Treatment for PE

Most patients with PE are hospitalized and treated with intravenous anticoagulants to break up the clot.

When a PE is large enough to be life threatening, some physicians may choose to deliver the clot-busting drug tPA or remove the clot surgically.

“There are significant risks that have to be balanced against the risk of dying from the PE. Sometimes, it’s hard to know which way to go,” says Dr. Hornacek.

The majority of patients with PE are given oxygen, intravenous heparin or injections of enoxaparin (Lovenox), and sent home on a blood thinner.

Select low-risk patients with a small PE, who are medically stable and feel well, may be treated as outpatients and started promptly on blood thinners.

When a small PE causing no symptoms is found accidentally on a scan done for another reason, new guidelines say treatment with blood thinners is optional. “This is still controversial,” says Dr. Hornacek. “Many of us still like to err on the safe side and treat the patient for a period of time with blood thinners.”

After the Diagnosis

Unless preventive measures are taken, one-third of patients who suffer a DVT or PE may experience another clot within 10 years. Identifying the cause of the clot allows it to be prevented or treated.

“Especially when the underlying cause is inactivity or travel, and you plan a long-distance trip by car or plane, we advise you to stay hydrated and stop every hour or two to move around and stretch your legs,” says Dr. Hornacek.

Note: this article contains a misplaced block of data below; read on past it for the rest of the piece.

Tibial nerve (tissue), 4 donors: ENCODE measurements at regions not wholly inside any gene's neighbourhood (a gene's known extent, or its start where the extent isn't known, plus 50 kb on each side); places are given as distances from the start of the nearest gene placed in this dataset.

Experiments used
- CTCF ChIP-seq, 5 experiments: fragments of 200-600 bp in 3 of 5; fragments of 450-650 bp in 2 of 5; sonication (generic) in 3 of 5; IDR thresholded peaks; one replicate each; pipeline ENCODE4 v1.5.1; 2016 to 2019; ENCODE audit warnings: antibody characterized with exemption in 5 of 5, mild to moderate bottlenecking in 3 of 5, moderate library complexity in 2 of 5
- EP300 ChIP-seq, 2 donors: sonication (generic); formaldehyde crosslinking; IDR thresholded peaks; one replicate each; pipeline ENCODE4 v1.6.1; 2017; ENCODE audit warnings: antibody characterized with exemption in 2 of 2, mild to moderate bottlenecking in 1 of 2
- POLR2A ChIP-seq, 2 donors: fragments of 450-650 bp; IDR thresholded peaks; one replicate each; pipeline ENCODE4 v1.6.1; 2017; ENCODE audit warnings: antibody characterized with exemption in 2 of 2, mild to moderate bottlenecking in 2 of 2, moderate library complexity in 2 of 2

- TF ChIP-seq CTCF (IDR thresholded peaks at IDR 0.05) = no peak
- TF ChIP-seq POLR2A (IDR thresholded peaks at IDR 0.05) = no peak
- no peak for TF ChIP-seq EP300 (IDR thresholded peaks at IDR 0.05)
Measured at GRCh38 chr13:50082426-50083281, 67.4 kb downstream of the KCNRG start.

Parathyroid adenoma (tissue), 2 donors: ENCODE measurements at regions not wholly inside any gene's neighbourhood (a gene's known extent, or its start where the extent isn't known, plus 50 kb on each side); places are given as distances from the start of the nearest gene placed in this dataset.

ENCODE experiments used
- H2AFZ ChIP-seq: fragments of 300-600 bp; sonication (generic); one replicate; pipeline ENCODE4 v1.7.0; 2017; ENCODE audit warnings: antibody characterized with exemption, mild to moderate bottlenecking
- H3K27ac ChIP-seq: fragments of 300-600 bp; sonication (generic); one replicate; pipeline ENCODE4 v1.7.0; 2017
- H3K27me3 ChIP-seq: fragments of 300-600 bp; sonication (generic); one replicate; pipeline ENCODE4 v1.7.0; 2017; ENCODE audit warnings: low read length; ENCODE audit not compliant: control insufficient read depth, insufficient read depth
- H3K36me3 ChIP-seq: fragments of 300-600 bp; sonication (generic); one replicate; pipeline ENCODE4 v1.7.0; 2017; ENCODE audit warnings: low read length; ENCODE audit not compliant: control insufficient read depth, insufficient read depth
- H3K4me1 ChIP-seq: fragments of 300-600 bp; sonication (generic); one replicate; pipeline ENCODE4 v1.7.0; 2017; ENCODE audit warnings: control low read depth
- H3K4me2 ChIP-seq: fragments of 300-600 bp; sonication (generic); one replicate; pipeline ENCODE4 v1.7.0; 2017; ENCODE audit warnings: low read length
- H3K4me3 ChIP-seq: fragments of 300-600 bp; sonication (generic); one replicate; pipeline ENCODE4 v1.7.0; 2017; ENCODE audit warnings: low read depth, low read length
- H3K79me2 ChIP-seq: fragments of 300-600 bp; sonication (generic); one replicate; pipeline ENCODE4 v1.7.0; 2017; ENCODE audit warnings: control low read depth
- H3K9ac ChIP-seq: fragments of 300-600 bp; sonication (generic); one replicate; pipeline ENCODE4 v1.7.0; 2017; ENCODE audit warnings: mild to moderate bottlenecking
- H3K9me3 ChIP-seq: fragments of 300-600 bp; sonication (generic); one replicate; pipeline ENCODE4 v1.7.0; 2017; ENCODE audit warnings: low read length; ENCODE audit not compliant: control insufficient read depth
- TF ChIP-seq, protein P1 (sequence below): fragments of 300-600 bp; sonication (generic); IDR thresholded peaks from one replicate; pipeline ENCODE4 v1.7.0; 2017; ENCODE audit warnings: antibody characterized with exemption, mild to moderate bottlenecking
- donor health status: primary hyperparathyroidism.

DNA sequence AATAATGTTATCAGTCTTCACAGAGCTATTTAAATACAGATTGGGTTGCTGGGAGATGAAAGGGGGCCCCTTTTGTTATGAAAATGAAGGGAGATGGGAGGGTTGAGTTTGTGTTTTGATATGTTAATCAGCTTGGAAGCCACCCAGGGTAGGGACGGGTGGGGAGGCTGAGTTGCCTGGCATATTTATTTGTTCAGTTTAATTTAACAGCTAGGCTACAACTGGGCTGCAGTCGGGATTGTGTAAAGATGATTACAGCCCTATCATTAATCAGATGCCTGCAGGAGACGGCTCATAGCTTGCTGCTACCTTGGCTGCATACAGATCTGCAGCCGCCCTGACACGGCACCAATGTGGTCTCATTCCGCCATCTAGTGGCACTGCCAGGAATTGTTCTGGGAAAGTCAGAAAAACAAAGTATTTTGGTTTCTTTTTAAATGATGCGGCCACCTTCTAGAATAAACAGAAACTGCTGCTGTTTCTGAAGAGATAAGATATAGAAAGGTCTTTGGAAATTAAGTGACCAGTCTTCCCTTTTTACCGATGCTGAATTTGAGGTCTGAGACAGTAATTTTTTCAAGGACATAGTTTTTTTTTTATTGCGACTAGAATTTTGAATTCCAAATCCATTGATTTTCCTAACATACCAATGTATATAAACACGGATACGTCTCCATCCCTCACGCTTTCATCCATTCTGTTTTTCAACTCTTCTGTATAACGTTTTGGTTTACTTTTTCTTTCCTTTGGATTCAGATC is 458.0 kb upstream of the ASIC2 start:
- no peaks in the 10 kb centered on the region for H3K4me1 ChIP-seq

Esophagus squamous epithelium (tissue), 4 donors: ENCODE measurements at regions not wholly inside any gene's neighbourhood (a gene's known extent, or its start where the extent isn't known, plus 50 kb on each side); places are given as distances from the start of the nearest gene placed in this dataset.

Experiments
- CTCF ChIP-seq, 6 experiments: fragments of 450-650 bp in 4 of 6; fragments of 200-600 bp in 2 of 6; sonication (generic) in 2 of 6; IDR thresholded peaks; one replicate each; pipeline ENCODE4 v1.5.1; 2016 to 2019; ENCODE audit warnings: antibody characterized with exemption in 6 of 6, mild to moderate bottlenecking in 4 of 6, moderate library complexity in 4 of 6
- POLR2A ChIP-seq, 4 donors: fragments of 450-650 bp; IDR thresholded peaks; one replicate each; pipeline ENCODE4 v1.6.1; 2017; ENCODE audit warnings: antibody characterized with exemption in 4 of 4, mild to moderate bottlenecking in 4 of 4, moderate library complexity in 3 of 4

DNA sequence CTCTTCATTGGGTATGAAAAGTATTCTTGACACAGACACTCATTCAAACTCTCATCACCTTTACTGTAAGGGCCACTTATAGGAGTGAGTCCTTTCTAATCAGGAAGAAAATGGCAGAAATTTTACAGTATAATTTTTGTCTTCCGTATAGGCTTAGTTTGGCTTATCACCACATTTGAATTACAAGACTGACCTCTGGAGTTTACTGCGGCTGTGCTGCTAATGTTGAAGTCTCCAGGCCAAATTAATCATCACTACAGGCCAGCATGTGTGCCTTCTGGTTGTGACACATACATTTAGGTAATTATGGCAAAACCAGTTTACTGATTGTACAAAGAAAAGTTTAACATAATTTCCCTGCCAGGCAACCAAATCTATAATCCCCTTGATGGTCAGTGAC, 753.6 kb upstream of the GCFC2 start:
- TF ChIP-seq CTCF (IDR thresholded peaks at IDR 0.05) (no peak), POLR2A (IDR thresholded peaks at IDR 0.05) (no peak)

If you have had a PE, you may want to ask your doctor whether you should undergo pulmonary function testing before you fly. These tests can determine whether your body will be able to tolerate the lower oxygen levels in an airplane cabin.

In most patients, the decision when to stop anticoagulants is individualized. “When the contributing trigger is known and addressed, the risk usually goes down enough that we can take them off blood thinners after a couple months,”‘ says Dr. Hornacek.

Guidelines generally recommend three months of anticoagulation for a blood clot caused by temporary risk factors such as surgery or medical illness.

In 10 to 15 percent of patients, the underlying cause is never identified. “These patients, along with those confined to bed or having other ongoing risk factors, are at the highest risk of a second occurrence and may need to take blood thinners indefinitely,” she says.

Tip for Travelers: After a DVT, Dr. Hornacek encourages patients to wear medical-grade, graduated compression stockings. These stockings have stronger support at the ankle and lighter support near the knee to help increase blood flow up the legs when seated or standing. They are different from thrombo-embolic deterrent (TED) hose, which are tube-shaped socks that provide uniform pressure throughout their length. TED hose help prevent blood clots in bedbound patients and are typically used in the hospital and after surgery.